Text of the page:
Also, when iterating over the properties of an object, every enumerable property that is on the prototype chain will be enumerated. To check whether an object has a property defined on itself and not somewhere on its prototype chain, it is necessary to use the hasOwnProperty or Object.hasOwn methods. All objects, except those with null as [[Prototype]], inherit hasOwnProperty from Object.prototype — unless it has been overridden further down the prototype chain. To give you a concrete example, let's take the above graph example code to illustrate it:

// true

console.log(Object.hasOwn(g, 'vertices'));
// true

// false

console.log(Object.hasOwn(g, 'nope'));
// false

// false

console.log(Object.hasOwn(g, 'addVertex'));
// false

// true

Note: It is not enough to check whether a property is undefined. The property might very well exist, but its value just happens to be set to undefined.


JavaScript may be a bit confusing for developers coming from Java or C++, as it's all dynamic, all runtime, and it has no static types at all. Everything is either an object (instance) or a function (constructor), and even functions themselves are instances of the Function constructor. Even the "classes" as syntax constructs are just constructor functions at runtime.

All constructor functions in JavaScript have a special property called prototype, which works with the new operator. The reference to the prototype object is copied to the internal [[Prototype]] property of the new instance. For example, when you do const a1 = new A(), JavaScript (after creating the object in memory and before running function A() with this defined to it) sets a1.[[Prototype]] = A.prototype. When you then access properties of the instance, JavaScript first checks whether they exist on that object directly, and if not, it looks in [[Prototype]]. [[Prototype]] is looked at recursively, i.e. a1.doSomething, Object.getPrototypeOf(a1).doSomething, Object.getPrototypeOf(Object.getPrototypeOf(a1)).doSomething etc., until it's found or Object.getPrototypeOf returns null. This means that all properties defined on prototype are effectively shared by all instances, and you can even later change parts of prototype and have the changes appear in all existing instances.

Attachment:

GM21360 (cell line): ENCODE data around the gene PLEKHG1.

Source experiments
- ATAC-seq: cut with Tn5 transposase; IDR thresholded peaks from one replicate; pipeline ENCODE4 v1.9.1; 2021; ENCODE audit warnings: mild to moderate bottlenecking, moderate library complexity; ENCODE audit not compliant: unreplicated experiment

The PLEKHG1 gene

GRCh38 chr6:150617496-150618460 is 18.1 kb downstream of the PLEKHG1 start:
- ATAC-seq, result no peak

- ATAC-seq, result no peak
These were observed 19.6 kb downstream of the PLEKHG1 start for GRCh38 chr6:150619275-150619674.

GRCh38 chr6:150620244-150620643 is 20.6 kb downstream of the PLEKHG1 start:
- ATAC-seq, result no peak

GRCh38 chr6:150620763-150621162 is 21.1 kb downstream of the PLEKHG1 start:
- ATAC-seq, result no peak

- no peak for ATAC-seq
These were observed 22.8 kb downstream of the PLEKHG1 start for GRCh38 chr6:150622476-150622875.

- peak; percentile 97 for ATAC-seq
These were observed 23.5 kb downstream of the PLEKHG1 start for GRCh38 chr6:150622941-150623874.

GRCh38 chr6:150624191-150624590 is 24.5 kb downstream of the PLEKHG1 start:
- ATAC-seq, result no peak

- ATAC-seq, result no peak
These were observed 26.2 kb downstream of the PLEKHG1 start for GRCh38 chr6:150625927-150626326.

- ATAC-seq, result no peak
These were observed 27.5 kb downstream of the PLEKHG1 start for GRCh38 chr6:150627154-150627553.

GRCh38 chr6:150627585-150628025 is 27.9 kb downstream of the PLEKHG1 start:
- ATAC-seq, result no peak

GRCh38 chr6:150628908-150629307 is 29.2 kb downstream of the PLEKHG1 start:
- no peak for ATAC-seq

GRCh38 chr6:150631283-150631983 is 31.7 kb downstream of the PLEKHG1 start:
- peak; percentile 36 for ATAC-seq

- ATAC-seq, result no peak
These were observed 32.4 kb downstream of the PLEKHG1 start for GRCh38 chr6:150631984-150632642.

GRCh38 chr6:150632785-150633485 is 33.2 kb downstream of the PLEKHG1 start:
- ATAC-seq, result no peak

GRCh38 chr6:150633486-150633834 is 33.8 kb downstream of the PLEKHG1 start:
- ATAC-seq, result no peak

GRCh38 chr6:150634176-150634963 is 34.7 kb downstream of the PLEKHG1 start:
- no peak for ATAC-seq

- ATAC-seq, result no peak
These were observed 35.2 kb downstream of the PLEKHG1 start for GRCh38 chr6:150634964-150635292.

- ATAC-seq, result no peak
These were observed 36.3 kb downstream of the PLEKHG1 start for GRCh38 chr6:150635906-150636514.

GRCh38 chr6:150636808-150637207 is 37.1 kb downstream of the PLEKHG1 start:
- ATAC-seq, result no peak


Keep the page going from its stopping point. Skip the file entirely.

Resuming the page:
If, in the example above, you do const a1 = new A(); const a2 = new A();, then a1.doSomething would actually refer to Object.getPrototypeOf(a1).doSomething — which is the same as the A.prototype.doSomething you defined, i.e. Object.getPrototypeOf(a1).doSomething === Object.getPrototypeOf(a2).doSomething === A.prototype.doSomething.

It is essential to understand the prototypal inheritance model before writing complex code that makes use of it. Also, be aware of the length of the prototype chains in your code and break them up if necessary to avoid possible performance problems. Further, the native prototypes should never be extended unless it is for the sake of compatibility with newer JavaScript features.